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“Please Sir, I want some more” - Bucket loads of cash needed to fund government’s populist pipe dreams

02 October 2020 Gareth Stokes

South Africa’s Cabinet seems wholly unconcerned with where it will find the bucket loads of cash needed to fund populist programmes such as National Health Insurance (NHI) and basic income grants. The country’s dwindling taxpayer base is concerned that the first of the two policies is being fast-tracked despite government having no idea of its eventual price tag. They are also worried that the implementation is destined to fail due to the triple-whammy of human resources and infrastructure constraints coupled with the state’s dire track record in administering complex institutions.

Carry on regardless

“There is full consensus in the ruling African National Congress (ANC) that NHI must be implemented,” said political analyst Justice Malala, during a 1 October presentation to the 2020 Morningstar Investment Conference. Latest reports suggest that the Minister of Health is pushing ahead with NHI regardless of concerns over its impact on the private and public healthcare sectors and the fiscus. In the absence of a clear costing from government, taxpayers are forced to scan news reports for their facts and figures. Various industry commentators have estimated the scheme could cost anywhere between R165 and R450 billion per year to implement and run. Affordability is by no means the only problem. 

There is also the small matter of the 32227 written and 32634 emailed public comments that Parliament’s Portfolio Committee on Health is supposed to consider before pushing ahead; a process that will likely be abandoned due to time constraints. The public comment processes on contentious matters like land expropriation and NHI are illustrative of how unworkable democratic decision-making can be. It is impossible to document all the flaws in the latest public comment process; but we can include the fact only 60000 of the country’s 35 million eligible voters have shared their views; that none of these commentators had perfect information; that commentators at public hearings faced undue political pressure; that many participants had nothing to lose; and that nobody knew what the personal financial consequence of being for or against NHI might be.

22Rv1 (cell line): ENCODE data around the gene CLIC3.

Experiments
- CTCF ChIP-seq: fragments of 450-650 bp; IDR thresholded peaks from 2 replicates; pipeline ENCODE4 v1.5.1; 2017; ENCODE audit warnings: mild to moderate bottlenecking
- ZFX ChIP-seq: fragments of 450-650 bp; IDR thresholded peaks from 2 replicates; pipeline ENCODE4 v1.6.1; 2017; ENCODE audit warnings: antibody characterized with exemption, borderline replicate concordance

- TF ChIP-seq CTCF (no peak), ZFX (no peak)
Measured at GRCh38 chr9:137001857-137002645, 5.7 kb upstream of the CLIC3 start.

Support or opposition; but for what?

The public was asked to indicate is support or opposition to NHI without being advised of what healthcare benefits they might receive from the scheme; the impact of NHI on their existing health insurance policies and medical scheme membership; what the scheme would cost the country; and how it would be funded, among countless other unknowns. It is one thing to ask an individual whether he or she supports NHI, and quite another to ask whether he or she will support NHI if it means paying an extra R20000 in annual income taxes, for example. 

The basic income grant being proposed by the department of social development is easier to cost; but just as unaffordable. Malala noted that an income grant programme, more details of which will be shared in March 2021, could cost the country around R42 billion per month, assuming a basic payment of R1270 was allocated to each of 33 million South Africans aged between 18 and 59. The number could be managed down by means testing those already in employment, and reducing payments to the 17 million or so South Africans who already receive some form of social grant. The question remains how government intends implementing these cost intensive projects at a time when the country’s debt to GDP measure is soaring. Our gut feel is they will play Oliver Twist to the taxpayers, demanding “Please sir, I want some more”. We should be so lucky they use ‘please’ and ‘sir’ in their one-liner. 

Another 2.2 million jobless